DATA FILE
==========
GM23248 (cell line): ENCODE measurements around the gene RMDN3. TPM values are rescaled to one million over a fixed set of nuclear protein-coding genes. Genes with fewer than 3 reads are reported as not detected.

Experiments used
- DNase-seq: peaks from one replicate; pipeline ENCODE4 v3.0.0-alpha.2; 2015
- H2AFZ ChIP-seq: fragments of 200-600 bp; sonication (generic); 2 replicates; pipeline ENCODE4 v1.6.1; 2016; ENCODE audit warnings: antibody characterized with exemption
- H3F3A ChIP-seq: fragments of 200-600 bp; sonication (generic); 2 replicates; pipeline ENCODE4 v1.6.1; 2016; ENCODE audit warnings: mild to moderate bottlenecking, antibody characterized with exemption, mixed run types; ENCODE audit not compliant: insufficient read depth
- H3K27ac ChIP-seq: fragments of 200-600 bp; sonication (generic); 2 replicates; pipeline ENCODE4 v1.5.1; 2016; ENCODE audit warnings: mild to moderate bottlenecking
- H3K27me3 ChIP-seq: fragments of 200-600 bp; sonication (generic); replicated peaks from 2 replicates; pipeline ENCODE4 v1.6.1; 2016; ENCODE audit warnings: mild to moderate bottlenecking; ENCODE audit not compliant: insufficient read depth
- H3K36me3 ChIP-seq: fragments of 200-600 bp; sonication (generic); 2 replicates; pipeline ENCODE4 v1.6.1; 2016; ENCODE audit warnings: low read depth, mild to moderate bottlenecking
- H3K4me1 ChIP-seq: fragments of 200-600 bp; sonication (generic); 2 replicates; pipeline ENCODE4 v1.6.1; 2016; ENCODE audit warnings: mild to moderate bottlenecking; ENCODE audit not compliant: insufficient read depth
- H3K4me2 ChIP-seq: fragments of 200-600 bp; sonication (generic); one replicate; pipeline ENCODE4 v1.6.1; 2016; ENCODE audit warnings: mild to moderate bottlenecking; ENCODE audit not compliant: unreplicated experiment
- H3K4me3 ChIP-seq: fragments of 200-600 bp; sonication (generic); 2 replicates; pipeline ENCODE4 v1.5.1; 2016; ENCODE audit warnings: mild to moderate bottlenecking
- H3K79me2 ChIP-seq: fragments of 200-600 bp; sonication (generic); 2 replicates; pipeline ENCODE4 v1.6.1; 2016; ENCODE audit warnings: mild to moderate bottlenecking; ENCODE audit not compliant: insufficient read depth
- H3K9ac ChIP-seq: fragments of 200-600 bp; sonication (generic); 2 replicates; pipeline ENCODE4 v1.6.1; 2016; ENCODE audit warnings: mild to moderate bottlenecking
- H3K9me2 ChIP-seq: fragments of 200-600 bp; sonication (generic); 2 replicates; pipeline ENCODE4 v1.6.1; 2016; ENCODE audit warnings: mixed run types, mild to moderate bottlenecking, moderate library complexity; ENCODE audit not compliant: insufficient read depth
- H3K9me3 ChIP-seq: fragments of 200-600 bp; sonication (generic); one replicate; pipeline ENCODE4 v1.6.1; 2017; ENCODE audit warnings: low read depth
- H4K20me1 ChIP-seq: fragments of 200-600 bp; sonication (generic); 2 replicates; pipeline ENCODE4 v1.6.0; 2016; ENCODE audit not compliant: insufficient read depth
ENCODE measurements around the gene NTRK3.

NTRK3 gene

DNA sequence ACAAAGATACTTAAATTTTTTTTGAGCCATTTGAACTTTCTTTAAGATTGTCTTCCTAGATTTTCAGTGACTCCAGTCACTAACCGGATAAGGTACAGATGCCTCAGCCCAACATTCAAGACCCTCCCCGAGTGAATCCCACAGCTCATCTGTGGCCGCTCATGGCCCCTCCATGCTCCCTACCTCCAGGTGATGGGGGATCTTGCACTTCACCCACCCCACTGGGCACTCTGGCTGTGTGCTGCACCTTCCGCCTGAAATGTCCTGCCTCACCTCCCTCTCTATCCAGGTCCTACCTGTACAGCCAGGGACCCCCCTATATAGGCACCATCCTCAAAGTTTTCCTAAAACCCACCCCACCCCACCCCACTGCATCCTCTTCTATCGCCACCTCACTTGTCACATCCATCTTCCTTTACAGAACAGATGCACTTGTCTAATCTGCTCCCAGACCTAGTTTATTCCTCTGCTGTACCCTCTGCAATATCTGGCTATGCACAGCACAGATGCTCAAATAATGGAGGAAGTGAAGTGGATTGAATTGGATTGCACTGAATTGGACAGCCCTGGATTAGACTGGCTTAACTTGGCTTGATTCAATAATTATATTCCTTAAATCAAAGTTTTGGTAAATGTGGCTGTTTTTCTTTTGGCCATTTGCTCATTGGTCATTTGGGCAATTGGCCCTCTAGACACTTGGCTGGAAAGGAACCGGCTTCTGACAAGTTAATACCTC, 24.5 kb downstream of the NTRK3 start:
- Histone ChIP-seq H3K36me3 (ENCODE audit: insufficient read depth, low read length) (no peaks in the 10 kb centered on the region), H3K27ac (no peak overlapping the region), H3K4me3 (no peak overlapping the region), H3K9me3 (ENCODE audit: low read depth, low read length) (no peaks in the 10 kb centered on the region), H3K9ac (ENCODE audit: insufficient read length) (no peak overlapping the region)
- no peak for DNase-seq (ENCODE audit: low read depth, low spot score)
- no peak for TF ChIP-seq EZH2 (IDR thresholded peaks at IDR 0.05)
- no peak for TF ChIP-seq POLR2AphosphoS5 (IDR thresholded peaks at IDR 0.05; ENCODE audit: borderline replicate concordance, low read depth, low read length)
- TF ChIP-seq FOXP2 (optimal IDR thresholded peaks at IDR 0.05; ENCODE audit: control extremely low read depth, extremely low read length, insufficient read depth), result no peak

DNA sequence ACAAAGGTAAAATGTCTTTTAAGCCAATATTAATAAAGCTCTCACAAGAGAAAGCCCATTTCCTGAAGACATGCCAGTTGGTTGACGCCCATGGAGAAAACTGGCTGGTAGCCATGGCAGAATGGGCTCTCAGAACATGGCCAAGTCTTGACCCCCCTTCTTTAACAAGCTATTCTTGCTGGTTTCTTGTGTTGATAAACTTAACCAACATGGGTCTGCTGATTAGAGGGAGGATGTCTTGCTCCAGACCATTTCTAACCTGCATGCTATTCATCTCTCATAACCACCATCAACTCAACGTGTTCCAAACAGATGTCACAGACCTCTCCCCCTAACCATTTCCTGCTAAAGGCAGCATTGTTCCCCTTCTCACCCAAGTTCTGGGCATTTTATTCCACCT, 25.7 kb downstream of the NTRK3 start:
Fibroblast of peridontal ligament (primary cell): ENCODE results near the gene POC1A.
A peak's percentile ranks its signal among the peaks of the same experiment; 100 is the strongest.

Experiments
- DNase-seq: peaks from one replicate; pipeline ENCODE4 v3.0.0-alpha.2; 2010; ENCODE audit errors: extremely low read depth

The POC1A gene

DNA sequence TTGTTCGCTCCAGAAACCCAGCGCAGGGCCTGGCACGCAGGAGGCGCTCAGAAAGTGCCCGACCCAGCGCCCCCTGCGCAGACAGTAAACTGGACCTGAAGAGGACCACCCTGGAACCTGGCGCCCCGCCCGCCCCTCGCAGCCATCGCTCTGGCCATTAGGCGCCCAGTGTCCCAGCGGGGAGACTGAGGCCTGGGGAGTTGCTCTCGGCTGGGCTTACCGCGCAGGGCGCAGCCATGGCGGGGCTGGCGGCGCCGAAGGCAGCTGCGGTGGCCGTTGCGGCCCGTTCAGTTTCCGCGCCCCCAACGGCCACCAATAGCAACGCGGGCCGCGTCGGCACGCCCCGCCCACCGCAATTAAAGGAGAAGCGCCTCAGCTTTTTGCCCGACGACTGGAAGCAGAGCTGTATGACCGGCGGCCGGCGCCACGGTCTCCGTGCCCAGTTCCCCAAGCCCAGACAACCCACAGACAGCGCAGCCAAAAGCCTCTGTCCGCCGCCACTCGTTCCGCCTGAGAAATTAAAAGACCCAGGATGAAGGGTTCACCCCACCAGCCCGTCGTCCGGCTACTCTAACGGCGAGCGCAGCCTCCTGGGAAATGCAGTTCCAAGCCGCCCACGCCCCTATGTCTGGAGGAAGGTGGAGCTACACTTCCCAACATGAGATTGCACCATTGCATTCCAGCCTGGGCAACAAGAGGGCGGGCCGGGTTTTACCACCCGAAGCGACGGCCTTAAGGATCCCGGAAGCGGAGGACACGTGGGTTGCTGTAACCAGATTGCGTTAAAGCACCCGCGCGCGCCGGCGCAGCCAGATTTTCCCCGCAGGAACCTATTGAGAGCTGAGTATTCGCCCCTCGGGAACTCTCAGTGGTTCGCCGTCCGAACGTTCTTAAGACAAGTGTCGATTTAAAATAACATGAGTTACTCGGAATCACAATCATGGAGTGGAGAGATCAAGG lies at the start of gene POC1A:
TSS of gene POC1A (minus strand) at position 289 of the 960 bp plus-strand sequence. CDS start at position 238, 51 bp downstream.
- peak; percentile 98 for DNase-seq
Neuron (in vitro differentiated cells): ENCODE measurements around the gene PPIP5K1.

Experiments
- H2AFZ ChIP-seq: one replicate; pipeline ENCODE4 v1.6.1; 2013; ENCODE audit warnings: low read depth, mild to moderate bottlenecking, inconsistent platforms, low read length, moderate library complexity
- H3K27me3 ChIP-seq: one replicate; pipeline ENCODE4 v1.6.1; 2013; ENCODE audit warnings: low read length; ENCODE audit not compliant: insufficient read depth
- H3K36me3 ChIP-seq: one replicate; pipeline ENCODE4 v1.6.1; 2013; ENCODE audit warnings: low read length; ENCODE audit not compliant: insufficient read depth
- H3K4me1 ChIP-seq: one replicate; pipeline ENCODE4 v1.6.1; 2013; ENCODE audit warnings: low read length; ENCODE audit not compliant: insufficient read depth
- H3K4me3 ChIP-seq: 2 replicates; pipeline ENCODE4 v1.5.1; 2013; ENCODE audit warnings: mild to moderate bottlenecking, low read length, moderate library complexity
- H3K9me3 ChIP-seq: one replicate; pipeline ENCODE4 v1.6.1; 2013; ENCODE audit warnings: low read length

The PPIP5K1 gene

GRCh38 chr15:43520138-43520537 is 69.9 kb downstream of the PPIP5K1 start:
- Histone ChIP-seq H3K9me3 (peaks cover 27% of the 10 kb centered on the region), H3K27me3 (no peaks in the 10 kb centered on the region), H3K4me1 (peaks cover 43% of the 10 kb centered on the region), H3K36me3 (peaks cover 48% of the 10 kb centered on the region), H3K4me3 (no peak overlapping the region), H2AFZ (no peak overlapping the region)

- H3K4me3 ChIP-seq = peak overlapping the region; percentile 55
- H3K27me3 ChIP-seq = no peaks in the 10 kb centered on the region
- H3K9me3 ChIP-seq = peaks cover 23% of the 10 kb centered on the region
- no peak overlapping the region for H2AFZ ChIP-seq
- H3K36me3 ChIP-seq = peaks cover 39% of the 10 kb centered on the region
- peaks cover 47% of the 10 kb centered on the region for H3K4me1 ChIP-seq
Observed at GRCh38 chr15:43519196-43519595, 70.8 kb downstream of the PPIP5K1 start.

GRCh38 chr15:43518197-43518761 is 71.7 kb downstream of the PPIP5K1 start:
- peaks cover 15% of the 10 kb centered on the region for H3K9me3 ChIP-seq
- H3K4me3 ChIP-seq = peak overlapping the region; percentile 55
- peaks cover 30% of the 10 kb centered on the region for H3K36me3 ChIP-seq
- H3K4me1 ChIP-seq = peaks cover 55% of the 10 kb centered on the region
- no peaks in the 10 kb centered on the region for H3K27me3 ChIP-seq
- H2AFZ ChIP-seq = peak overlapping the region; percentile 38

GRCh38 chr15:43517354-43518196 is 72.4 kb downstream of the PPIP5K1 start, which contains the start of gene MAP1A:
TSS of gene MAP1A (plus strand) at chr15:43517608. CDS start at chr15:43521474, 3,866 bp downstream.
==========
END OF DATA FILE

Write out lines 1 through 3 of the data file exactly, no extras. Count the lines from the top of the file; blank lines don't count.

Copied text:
GM23248 (cell line): ENCODE measurements around the gene RMDN3. TPM values are rescaled to one million over a fixed set of nuclear protein-coding genes. Genes with fewer than 3 reads are reported as not detected.

Experiments used
- DNase-seq: peaks from one replicate; pipeline ENCODE4 v3.0.0-alpha.2; 2015